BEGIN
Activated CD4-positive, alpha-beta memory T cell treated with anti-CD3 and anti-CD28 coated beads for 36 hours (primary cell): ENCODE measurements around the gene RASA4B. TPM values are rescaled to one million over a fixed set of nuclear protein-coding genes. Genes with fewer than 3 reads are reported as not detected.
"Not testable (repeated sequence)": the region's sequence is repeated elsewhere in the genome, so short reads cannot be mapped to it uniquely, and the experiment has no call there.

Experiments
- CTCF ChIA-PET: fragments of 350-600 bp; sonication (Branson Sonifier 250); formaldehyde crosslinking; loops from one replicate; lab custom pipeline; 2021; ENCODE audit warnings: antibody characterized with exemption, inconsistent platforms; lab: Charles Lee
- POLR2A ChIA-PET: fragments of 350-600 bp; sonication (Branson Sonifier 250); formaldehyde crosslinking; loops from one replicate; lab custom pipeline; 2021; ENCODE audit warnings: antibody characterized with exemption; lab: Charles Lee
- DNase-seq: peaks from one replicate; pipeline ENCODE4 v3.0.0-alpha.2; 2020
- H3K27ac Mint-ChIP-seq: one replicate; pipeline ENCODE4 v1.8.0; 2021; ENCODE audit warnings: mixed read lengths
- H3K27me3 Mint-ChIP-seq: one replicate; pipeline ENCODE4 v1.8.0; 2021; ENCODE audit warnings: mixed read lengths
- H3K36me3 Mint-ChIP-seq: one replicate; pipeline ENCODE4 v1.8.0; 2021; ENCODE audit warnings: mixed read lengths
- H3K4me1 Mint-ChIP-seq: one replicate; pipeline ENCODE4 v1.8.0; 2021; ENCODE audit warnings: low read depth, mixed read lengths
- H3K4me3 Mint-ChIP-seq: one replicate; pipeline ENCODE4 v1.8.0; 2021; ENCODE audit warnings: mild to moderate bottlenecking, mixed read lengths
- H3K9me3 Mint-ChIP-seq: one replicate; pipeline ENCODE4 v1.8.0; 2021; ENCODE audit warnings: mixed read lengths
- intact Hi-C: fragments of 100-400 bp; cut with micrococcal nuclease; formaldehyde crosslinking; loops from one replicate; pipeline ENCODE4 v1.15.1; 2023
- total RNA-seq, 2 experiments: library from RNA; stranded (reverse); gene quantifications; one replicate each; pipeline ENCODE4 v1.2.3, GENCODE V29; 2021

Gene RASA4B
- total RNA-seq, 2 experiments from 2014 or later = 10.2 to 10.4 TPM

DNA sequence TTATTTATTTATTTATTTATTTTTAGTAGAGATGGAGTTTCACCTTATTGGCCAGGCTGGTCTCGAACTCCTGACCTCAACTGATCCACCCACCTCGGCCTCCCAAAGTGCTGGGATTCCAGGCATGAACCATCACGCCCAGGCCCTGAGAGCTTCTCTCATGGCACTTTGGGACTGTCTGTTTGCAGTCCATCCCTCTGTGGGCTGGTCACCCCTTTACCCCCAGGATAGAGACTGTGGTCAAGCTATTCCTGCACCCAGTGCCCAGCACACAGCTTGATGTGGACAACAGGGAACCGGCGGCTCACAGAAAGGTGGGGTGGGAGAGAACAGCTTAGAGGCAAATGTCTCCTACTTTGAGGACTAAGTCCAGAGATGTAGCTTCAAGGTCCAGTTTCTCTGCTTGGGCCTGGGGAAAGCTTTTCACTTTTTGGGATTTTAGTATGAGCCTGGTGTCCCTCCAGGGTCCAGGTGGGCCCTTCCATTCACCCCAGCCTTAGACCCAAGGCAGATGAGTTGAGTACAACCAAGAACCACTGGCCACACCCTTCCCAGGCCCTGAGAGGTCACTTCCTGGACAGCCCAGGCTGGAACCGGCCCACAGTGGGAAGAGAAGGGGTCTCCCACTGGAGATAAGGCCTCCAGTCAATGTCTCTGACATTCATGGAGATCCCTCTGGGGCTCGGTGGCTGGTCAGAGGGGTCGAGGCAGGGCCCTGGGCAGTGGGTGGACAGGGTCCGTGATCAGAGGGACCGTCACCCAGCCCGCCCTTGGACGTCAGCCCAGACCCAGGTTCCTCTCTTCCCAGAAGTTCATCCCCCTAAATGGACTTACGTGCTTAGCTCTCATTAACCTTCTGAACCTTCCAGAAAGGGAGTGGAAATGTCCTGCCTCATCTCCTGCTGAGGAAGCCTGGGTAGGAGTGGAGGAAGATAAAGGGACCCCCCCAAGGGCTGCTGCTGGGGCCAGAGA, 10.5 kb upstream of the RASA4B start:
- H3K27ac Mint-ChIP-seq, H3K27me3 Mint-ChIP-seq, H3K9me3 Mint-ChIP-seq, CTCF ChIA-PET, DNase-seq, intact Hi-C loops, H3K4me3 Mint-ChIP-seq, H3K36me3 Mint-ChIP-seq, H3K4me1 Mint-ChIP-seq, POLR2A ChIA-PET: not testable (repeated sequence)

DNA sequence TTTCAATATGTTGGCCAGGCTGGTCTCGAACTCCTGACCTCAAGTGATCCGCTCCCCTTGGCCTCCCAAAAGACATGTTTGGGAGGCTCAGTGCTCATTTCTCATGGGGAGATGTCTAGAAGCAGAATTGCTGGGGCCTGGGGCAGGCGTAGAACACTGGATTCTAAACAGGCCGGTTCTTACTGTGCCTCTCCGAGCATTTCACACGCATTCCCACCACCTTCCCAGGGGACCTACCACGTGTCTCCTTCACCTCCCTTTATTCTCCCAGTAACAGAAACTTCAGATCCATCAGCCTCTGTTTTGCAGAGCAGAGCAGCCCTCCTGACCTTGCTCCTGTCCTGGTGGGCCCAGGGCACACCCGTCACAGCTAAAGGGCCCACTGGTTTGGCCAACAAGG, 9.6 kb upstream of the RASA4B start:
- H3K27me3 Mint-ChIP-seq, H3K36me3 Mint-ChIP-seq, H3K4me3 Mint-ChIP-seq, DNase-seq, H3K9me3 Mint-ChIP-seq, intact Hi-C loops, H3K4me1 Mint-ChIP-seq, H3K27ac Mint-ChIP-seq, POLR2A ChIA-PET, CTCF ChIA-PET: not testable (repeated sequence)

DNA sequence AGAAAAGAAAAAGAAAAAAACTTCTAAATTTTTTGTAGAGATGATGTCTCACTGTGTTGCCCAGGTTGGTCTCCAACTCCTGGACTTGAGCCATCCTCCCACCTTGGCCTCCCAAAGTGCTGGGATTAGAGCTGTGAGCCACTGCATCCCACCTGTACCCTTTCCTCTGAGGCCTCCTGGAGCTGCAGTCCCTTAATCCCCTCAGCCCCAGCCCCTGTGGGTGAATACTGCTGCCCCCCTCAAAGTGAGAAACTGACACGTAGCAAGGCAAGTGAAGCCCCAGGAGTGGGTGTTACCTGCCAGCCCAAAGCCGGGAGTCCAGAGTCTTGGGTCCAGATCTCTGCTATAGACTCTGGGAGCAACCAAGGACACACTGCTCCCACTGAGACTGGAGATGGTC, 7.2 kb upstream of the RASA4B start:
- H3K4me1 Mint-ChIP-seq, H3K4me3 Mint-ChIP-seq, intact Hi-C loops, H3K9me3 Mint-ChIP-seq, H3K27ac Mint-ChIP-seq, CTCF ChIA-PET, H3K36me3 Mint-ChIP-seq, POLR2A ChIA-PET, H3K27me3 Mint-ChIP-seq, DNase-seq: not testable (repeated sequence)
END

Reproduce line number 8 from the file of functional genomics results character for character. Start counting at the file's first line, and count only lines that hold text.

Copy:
- H3K27me3 Mint-ChIP-seq: one replicate; pipeline ENCODE4 v1.8.0; 2021; ENCODE audit warnings: mixed read lengths